New York’s Mercury Rev specialize in exploring the possibilities inherent within a song. Their earliest records highlighted a band willing to explore noise with melody. After two albums frontman David Baker left and Jonathan Donahue took the reins. 1995’s See You On The Other Side found the band transitioning from noise-rock into something much more sublime. 1997’s Deserter’s Songs offered up a mix of hazy numbers drenched in psychedelic Americana. Internally, the band had little hopes for it. Yet when released, the album became a surprise international hit. That success allowed more leeway for their next record, and they did just that for 2001’s cinematic magnum opus All Is Dream. In a cruel twist of fate, the release date happened to be September 11th. After a little time to readjust, the album received the recognition it deserved, becoming what many feel to be the band’s finest hour.
Which brings us to 2005’s The Secret Migration, the band’s sixth album. One commends Donahue and longtime partner Grasshopper for wanting each listening experience to differ from what came before it. Deserter’s offers a beaten-down band wandering towards something grander. All Is Dream presents the listener with an orchestral smorgasbord of technicolor delights. The Secret Migration pairs that back and offers up a baker’s dozen songs performed by a smaller band. It isn’t Deserter’s, and it isn’t All Is Dream. From the opening rush of “Secret For A Song,” it’s clear that they’ve traded in immersive musical arrangements, allowing the lyrical content to be the focus of the song. A bold move, but a wise one. Mercury Rev retained its trademark sound whilst exploring new sonic territory.
Listening to the demos and snippets offered on disc three of this five-disc set, a “less-is-more” approach appeared from the get-go. Even in demo form—by nature stripped down and minimal—songs like “Vermillion’ and “Down Poured The Heavens” didn’t change all that much. The only major difference from creation to completion is the excising of the roots-rock feel. With a little Neil Young here, a little John Fahey there, although these recordings might be more suited for the hardcore Mercury Rev fan, but this disc stands as a fine glimpse into the birth of The Secret Migration.
Though The Secret Migration may have suffered from lackluster reviews and commercial indifference, that doesn’t diminish its quality. This time, the piano takes the forefront this time around, thanks to the increased role of Jeff Mercel. The first six songs stand as some of the band’s finest material, both before and after; all have become setlist standards, and rightly so. Listening to “Across Yer Ocean” and “In A Funny Way,” the songs still retain the same exciting shine as they did fifteen years ago, while the second half of the album offers seven beautiful, shorter numbers. (I will forever have a soft spot for album closer “Down Poured The Heavens,” as I chose it for my soulmate’s funeral service.) Ultimately. The Secret Migration isn’t really that radically different. If anything, it feels like the natural progression of the path forged by its three predecessors.
Much like the All Is Dream deluxe reissue, this edition of The Secret Migration offers a trove of goodies. Alongside the demos disc, the set includes one disc of b-sides and outtakes. On offer are fine covers of tunes by Bobby Charles, Nico, Paul Williams, and two Paul Westerberg numbers—one by The Replacements, and one solo. The five outtakes simply sparkle; one wonders why “Look At Brutus With His Knife” and “The Alchemy Of Lovers” were allowed to gather dust in the vault. The fourth disc offers up the album in live form. Surprisingly, The Secret Migration‘s songs transitioned nicely from studio to stage. one wonders if that transition motviated the reason for the less complex arrangements.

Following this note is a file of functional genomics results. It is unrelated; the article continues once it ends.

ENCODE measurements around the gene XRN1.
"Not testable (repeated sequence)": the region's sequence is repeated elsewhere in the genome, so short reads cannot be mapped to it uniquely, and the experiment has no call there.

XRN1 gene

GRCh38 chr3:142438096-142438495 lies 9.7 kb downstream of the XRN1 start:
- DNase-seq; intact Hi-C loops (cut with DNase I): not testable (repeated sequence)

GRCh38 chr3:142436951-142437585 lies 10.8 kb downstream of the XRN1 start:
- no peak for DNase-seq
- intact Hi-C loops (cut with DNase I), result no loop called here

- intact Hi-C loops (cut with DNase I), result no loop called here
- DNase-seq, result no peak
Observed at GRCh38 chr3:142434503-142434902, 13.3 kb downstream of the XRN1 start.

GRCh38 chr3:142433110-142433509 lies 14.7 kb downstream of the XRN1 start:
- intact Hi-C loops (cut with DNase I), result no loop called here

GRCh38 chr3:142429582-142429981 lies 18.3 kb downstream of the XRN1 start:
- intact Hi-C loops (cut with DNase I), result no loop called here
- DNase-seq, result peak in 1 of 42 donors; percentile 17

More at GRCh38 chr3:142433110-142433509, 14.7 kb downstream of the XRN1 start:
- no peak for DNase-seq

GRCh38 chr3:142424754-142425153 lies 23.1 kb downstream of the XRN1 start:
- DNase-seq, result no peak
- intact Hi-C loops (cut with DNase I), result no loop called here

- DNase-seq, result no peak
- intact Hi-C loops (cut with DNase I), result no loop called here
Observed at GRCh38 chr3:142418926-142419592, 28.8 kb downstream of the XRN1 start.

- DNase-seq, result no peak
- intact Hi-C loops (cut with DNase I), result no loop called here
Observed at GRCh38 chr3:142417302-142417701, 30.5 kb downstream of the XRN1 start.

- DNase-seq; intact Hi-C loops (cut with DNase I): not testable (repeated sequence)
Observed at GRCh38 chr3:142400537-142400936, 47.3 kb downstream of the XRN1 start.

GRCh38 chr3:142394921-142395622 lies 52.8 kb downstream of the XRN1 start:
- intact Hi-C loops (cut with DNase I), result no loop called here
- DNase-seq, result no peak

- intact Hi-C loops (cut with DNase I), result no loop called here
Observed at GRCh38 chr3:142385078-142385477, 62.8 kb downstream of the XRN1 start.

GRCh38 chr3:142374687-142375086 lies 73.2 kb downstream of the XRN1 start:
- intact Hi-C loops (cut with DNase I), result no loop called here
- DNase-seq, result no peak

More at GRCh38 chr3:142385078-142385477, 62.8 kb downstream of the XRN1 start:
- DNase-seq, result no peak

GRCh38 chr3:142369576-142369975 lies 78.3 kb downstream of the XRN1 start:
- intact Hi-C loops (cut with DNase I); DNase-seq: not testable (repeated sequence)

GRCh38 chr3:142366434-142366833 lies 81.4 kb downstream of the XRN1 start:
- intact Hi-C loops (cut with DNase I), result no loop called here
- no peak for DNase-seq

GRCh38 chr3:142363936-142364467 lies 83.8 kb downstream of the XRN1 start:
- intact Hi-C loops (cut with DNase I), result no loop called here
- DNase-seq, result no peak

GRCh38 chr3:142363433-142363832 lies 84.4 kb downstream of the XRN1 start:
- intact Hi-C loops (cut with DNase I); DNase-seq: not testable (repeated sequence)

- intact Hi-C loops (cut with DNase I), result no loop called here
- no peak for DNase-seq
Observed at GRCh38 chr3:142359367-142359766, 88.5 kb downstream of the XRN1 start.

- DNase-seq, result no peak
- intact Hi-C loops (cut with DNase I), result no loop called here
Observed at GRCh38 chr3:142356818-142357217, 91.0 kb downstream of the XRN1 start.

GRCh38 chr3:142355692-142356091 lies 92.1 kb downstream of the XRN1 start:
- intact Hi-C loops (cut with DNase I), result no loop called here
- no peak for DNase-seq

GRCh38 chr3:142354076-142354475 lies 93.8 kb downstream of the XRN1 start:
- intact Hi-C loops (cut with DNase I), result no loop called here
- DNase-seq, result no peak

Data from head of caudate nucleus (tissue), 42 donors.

But if you miss the grand orchestral sounds of All Is Dream, then the fifth disc, Hello Blackbird, will whet your whistle; it’s the all-instrumental score to Robinson Savary’s film Bye Bye Blackbird. Consisting of shorter incidental pieces and longer, more fleshed out numbers, Hello Blackbird offered a cohesive, immersive listening experience. Furthermore, it also brought to light Mercury Rev’s less-documented live soundtrack work. Although low-key, Hello Blackbird proved a nice accompaniment for those disappointed with The Secret Migration.
So what happened? Why, for all of the album’s high quality material, did the album come and go without much notice?
Unfortunately, The Secret Migration’s fate lies not with Mercury Rev as a band, the stripped-down production, or the songs themselves. No, what doomed it was timing. By this point, piano-laden melancholia overwhelmed modern rock. Thanks to the popularity of bands like Coldplay, Travis, The Fray, and Keane, suddenly Mercury Rev found themselves with rivals. Worse than that, for those not aware of the band, one might mistake them for trend-chasers. Unfairly, The Secret Migration should have been recognized for its merits and not dismissed as Coldplay-like. Yes, upon release, no one can control the reception or perception.
When Donahue speaks of The Secret Migration, one hears a tinge of sorrow. That’s unfortunate, because the album deserved better. Mercury Rev at their most sublime. This new box set only proves the point, and offers the Mercury Rev fan a cache of fantastic music. Hopefully, this set will give the world another chance to hear one of Mercury Rev’s finest hours.
Purchase Mercury Rev The Secret Migration: Cherry Red
Purchase Mercury Rev Hello Blackbird: Cherry Red